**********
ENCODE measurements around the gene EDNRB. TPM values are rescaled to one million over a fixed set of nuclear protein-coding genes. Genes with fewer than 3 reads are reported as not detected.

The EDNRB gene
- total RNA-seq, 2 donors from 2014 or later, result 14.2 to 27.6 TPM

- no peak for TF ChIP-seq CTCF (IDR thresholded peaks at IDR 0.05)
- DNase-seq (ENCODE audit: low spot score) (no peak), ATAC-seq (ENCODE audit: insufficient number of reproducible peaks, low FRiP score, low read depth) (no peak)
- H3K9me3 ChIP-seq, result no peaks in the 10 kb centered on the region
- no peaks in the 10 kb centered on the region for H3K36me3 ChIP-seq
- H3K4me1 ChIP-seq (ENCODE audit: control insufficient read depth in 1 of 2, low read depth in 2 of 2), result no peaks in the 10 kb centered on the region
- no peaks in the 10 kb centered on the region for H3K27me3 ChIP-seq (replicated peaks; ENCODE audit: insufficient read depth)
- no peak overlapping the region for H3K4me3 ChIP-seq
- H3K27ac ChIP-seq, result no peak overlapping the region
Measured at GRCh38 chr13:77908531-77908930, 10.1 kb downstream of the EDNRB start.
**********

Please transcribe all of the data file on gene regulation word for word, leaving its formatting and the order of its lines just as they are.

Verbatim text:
ENCODE measurements around the gene EDNRB. TPM values are rescaled to one million over a fixed set of nuclear protein-coding genes. Genes with fewer than 3 reads are reported as not detected.

The EDNRB gene
- total RNA-seq, 2 donors from 2014 or later, result 14.2 to 27.6 TPM

- no peak for TF ChIP-seq CTCF (IDR thresholded peaks at IDR 0.05)
- DNase-seq (ENCODE audit: low spot score) (no peak), ATAC-seq (ENCODE audit: insufficient number of reproducible peaks, low FRiP score, low read depth) (no peak)
- H3K9me3 ChIP-seq, result no peaks in the 10 kb centered on the region
- no peaks in the 10 kb centered on the region for H3K36me3 ChIP-seq
- H3K4me1 ChIP-seq (ENCODE audit: control insufficient read depth in 1 of 2, low read depth in 2 of 2), result no peaks in the 10 kb centered on the region
- no peaks in the 10 kb centered on the region for H3K27me3 ChIP-seq (replicated peaks; ENCODE audit: insufficient read depth)
- no peak overlapping the region for H3K4me3 ChIP-seq
- H3K27ac ChIP-seq, result no peak overlapping the region
Measured at GRCh38 chr13:77908531-77908930, 10.1 kb downstream of the EDNRB start.